Archive for July, 2012

A Virginia Woolf connection to the 2012 Summer Olympics? But of course! As it turns out, one of her ancestors lived in Clissold House, now the park cafe and the spot where the Olympic torch will be passed on tomorrow.

Included in this week’s Woolf sightings is The Guardian reflection on Woolf’s 1937 musings about the park and the city in which it sits.

  1. Donation speaks volumesThis is South Wales
    The collection includes a number of books by and about Virginia Woolf, and books previously owned by Enid Bagnold. The volumes were donated to Oxfam by a woman who worked at a London bookshop by day and a theatre by night. Oxfam Bookshop’s 
  2. Olympic torch route, day 64: there’s something for everyone in Clissold Park,
    The Guardian
    An ancestor of Virginia Woolf inhabited Clissold House, now the park cafe, when it was a private home. After visiting the park in 1937, she wrote in her diary of the contrast between the life her family would have led there when the house was an elegant private 
  3. Big Apple for bookworms,
    Sydney Morning Herald
    Cast your eyes down and you’ll find words of wisdom from Virginia Woolf, E.B. White, Gertrude Stein, Emily Dickinson, Mark Twain, Ernest Hemingway and many others. The plaque that features poet Muriel Rukeyser reads: “The universe is made of stories,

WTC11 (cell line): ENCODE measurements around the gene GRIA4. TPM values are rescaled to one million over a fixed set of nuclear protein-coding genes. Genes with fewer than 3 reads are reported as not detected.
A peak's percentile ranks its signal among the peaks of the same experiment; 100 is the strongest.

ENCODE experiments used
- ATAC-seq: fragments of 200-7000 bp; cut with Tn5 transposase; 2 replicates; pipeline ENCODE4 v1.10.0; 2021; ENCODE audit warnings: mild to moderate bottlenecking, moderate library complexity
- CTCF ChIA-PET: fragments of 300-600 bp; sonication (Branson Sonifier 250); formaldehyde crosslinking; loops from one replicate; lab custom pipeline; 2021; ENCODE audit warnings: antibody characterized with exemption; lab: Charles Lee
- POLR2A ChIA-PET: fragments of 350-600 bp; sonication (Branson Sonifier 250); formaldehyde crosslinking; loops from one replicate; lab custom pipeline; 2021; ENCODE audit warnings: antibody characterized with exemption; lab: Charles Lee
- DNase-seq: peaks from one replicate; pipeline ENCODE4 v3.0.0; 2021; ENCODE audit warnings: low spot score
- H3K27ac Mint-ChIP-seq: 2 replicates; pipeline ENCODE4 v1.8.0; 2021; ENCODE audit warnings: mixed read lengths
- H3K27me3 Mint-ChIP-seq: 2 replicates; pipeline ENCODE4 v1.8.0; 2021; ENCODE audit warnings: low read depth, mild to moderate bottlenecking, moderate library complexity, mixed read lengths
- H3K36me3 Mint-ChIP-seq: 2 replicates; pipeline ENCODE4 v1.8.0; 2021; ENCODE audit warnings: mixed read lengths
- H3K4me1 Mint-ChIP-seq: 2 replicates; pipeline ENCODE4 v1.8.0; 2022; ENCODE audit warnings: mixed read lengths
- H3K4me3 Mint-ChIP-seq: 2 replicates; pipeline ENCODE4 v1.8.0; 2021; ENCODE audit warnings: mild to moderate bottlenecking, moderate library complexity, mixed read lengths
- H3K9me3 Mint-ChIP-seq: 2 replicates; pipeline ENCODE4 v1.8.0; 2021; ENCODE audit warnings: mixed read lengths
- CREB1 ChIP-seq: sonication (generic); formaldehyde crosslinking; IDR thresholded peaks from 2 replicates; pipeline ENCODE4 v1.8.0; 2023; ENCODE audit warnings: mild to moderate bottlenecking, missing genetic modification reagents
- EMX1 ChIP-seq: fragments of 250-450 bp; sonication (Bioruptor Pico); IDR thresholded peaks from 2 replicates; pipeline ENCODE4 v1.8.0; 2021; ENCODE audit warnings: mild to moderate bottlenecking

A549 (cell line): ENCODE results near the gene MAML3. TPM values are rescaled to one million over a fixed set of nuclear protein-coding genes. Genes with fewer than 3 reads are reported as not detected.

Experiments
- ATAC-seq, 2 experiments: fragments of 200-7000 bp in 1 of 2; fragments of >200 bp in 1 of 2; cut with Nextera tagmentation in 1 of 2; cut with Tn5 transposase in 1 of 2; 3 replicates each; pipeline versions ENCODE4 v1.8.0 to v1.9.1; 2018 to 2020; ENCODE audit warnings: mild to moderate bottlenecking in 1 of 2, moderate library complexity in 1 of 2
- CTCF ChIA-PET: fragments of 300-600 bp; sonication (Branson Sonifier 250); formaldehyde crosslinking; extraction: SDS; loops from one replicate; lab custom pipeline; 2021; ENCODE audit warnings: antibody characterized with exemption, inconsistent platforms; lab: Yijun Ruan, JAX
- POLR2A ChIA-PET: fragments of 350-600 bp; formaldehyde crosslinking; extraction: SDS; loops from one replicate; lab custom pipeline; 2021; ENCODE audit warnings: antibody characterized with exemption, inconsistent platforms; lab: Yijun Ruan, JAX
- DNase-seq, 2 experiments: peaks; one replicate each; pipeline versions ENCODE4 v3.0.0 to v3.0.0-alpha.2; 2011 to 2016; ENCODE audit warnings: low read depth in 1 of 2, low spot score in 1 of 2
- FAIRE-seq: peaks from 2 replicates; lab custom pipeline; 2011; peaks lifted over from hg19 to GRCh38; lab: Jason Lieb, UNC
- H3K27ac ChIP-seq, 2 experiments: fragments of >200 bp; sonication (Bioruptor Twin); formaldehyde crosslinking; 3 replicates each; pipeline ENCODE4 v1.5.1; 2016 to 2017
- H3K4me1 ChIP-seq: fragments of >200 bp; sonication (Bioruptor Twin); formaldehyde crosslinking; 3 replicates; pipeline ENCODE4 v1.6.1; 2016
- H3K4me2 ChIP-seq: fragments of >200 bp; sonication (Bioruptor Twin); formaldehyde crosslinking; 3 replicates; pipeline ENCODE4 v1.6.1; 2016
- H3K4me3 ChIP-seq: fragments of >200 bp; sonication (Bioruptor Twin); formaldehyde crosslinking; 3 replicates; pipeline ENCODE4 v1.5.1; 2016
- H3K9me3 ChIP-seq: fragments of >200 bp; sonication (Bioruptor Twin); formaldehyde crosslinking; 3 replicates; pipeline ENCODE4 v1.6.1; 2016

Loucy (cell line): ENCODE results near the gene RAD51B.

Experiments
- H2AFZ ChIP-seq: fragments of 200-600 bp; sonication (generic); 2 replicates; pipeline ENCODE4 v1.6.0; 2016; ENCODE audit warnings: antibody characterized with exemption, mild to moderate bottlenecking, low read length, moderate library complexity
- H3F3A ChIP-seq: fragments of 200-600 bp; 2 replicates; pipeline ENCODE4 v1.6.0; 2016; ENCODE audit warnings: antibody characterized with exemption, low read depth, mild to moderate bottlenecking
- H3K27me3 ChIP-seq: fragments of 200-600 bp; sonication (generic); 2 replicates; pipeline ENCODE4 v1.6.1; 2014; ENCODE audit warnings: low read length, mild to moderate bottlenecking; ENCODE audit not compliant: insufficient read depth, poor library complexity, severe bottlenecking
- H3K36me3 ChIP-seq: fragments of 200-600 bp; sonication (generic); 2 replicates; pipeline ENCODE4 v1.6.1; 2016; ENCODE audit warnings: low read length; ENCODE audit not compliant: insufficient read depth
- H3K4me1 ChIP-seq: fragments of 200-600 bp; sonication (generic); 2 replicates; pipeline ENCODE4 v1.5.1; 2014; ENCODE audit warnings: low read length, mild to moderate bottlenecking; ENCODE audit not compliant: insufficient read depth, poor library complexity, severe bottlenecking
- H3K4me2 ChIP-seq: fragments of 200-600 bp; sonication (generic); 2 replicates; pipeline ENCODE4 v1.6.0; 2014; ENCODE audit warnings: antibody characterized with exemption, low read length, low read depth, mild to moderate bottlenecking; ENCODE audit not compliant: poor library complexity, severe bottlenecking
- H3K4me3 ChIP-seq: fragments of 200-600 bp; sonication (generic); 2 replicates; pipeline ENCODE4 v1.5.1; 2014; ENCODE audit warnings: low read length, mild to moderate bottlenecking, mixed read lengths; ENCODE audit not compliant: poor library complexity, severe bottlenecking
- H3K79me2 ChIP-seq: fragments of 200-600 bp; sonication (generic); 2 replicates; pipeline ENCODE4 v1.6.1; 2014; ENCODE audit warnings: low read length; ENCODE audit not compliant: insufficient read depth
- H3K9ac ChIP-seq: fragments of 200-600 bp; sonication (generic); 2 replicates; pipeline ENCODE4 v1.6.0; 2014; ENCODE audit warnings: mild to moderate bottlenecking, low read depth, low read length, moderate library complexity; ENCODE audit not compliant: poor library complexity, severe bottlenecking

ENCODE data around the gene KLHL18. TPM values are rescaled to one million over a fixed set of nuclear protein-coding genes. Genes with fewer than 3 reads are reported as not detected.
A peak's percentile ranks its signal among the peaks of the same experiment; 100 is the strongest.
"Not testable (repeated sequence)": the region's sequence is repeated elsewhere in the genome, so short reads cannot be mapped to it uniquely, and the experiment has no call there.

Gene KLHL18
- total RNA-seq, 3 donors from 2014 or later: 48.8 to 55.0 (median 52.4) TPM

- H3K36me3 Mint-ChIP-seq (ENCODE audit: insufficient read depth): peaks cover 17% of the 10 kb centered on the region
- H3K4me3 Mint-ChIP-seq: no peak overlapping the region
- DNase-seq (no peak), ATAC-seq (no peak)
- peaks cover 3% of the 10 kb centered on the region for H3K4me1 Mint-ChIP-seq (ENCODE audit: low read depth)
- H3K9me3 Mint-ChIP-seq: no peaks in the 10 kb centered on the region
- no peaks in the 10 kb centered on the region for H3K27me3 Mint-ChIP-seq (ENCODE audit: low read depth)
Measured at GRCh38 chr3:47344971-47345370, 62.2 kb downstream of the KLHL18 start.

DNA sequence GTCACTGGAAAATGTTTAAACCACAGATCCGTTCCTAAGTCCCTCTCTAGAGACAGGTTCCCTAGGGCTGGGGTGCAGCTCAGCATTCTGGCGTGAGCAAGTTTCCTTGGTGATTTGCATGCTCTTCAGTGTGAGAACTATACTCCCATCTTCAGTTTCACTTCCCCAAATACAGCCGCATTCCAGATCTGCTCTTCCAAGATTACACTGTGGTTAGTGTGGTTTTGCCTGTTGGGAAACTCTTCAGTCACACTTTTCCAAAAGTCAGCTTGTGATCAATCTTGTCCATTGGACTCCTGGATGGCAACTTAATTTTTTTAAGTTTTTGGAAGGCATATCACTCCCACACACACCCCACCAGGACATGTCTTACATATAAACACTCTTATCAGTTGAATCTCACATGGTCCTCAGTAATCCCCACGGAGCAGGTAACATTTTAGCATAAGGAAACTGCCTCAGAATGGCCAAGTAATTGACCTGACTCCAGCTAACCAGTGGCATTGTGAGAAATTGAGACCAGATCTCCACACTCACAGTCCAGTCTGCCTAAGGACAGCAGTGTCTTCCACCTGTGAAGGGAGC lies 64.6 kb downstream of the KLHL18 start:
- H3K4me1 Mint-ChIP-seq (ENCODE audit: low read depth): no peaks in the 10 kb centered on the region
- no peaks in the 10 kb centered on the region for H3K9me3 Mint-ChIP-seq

4. Book of a lifetime: Prelude by Katherine MansfieldThe Independent
    But I do remember coming across Prelude, her only novel – novella, really, a long, long short story made up of scenes a bit like chapters – published by Virginia Woolf’s Hogarth Press in 1918. This edition I found, when I was about 12 or 13, among the books 
  5. Happy Birthday Judy Chicago! (INTERVIEW, PHOTOS)Huffington Post
    Installation view of The Dinner Party, Wing 3 showing Virginia Woolf and Georgia O’Keeffe Placesettings © Judy Chicago, 1979. Collection of the Brooklyn Museum of Art. Photo © Donald Woodman. HP: How do you think works like “The Dinner Party” have 
    Cover of "The Dinner Party"
  6. Werk Collective review: Fresh talentSan Francisco Chronicle
    In her “Angel” duet, Finwall cites Virginia Woolf and Charlotte Perkins Gilman as inspirations, but this seems less an homage than an austere formalist essay uniting two physically disparate dancers, Julia Hollas and Vivian Aragon. They launch into sequential 
  7. Inside the ListNew York Times
    “Some of the most interesting insights on happiness came from my favorite novelists,” Rubin writes: “Leo Tolstoy, Virginia Woolf and Marilynne Robinson — in fact, some novels, such as Michael Frayn’s ‘A Landing on the Sun,’ Ann Patchett’s ‘Bel Canto’ and 
  8. Luna Stage announces its 20th Anniversary Season
    NorthJersey.com (press release)
    The season will feature the New Jersey premiere of “Vita and Virginia” by Eileen Atkins, adapted from correspondence between Virginia Woolf and Vita Sackville-West; the world premiere of “Carnaval” by Obie Award-winning playwright Nikkole Salter; and a ..
  9. Travel 101 … RavelloTODAYonline
    Villa Cimbrone is famed as where the authors of the Bloomsbury group – Virginia Woolf, Leonard Woolf, E M Forster and John Maynard Keynes – used to hang out. Villa Rufolo, on the other hand, inspired composer Richard Wagner’s opera Parsifal. Entry costs 
  10. Caitlin Moran on Slut Walks, Feminism, and Being the British Tina FeyDaily Beast
    If you want your perfect feminist British fucking revolution where people go on Slut Walks dressed as Virginia Woolf, waving Penguin Classics in the air, then you go and have that revolution. Have you seen Girls? Oh my God, have I seen Girls? I live in 
  11. Kitty Wells: Feminist Country Godmother to Britney SpearsThe Atlantic